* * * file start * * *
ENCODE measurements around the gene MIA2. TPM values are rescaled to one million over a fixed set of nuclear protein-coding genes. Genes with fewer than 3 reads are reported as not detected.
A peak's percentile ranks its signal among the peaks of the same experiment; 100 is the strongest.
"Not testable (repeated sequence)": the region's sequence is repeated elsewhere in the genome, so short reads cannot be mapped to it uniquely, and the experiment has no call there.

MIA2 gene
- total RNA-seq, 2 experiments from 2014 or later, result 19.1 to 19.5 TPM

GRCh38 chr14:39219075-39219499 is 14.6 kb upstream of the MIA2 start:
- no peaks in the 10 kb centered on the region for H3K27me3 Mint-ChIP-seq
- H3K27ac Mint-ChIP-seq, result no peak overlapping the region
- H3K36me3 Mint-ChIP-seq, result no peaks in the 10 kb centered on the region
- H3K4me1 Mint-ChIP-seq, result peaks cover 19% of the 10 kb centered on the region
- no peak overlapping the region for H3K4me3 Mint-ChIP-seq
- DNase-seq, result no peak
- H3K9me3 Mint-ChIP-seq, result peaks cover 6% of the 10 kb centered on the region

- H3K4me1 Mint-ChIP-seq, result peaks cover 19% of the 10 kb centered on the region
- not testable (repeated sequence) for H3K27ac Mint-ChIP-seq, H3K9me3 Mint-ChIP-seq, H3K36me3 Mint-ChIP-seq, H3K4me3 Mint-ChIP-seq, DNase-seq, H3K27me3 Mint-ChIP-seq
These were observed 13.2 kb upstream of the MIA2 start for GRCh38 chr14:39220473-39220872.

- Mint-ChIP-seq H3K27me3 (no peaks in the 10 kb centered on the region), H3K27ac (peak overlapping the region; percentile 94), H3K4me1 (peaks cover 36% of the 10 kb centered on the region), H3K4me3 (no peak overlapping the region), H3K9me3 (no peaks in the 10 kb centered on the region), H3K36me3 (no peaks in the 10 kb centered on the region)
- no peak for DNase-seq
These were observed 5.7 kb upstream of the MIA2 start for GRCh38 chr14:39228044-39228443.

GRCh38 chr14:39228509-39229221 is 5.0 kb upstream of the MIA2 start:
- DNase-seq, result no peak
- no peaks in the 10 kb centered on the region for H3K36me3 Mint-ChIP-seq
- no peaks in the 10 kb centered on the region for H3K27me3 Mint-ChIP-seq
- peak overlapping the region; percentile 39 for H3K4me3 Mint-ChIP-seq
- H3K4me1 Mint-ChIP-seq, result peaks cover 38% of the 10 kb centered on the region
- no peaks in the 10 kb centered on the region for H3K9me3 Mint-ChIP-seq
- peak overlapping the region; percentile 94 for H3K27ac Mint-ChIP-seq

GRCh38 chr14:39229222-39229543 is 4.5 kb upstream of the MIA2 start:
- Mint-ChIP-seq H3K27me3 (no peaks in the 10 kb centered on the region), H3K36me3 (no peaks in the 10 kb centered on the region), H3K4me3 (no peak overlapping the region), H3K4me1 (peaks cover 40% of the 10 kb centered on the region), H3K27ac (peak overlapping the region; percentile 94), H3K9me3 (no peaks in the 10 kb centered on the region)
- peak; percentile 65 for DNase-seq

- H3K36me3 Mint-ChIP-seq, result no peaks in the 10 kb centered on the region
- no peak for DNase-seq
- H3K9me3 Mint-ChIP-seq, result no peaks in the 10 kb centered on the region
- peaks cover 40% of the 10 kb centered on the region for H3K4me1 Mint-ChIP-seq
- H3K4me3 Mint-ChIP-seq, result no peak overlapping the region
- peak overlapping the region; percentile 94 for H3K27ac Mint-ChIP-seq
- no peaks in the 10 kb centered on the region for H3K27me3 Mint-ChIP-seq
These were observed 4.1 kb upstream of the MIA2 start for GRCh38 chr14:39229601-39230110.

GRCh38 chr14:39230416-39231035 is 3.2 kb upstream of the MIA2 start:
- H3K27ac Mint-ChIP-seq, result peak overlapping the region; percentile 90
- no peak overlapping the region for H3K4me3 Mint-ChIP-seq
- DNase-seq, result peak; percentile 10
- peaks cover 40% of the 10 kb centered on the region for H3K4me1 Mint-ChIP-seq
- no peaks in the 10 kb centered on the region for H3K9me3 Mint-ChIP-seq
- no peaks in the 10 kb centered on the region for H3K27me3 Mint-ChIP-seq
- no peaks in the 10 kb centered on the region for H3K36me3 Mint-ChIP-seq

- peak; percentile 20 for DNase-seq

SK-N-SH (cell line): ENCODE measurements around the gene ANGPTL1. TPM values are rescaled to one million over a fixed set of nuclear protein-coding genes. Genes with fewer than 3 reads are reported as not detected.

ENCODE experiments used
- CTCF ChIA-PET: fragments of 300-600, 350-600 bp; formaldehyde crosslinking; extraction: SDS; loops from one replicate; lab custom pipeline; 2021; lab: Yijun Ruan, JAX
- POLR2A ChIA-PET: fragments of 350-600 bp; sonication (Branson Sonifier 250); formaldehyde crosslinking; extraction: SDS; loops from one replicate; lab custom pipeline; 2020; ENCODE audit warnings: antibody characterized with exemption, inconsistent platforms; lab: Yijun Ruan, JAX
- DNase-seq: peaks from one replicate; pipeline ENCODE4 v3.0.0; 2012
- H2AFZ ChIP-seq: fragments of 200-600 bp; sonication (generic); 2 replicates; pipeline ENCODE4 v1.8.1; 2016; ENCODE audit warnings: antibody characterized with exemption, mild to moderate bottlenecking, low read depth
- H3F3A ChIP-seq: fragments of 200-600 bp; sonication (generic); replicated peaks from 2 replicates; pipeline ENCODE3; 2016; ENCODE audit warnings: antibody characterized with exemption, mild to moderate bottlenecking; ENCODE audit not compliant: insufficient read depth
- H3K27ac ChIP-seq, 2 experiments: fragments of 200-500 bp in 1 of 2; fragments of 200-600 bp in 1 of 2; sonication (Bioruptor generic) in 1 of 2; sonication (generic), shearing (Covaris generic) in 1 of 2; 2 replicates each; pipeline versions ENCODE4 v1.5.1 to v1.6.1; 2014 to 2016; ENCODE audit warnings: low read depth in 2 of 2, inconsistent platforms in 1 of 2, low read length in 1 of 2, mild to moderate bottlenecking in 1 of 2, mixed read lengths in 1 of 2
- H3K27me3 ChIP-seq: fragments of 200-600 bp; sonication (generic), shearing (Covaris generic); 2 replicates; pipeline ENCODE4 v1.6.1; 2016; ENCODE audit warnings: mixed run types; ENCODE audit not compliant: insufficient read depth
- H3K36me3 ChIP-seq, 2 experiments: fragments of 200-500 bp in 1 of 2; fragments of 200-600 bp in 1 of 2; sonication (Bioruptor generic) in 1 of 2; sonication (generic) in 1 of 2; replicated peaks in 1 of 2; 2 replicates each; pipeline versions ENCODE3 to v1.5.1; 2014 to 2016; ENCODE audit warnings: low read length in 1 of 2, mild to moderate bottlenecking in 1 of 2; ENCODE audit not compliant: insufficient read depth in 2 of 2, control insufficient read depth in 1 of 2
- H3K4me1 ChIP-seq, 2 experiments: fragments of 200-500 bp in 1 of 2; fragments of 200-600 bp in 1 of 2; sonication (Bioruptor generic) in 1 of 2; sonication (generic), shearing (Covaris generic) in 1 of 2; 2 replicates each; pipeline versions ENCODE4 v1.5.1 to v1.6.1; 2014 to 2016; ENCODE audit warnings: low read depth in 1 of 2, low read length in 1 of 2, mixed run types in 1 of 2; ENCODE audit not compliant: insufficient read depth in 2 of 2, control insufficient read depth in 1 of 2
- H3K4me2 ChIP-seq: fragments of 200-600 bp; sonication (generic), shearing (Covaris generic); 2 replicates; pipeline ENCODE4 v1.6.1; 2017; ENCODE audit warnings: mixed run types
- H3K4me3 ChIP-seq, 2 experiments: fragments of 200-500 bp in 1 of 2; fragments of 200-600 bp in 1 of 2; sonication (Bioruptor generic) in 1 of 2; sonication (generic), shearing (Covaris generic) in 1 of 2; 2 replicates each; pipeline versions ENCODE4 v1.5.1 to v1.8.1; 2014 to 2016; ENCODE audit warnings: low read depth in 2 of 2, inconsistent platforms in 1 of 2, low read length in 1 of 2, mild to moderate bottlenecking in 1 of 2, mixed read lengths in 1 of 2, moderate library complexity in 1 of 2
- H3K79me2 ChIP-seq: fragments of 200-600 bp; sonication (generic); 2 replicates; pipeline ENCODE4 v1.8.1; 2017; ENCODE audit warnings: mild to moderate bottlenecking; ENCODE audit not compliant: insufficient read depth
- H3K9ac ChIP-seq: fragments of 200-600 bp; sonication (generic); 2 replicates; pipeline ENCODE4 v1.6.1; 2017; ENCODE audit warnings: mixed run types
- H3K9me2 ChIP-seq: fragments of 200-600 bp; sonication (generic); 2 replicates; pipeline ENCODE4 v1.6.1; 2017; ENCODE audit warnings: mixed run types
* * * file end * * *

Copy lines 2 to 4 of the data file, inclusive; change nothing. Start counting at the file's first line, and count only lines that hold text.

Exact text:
A peak's percentile ranks its signal among the peaks of the same experiment; 100 is the strongest.
"Not testable (repeated sequence)": the region's sequence is repeated elsewhere in the genome, so short reads cannot be mapped to it uniquely, and the experiment has no call there.

MIA2 gene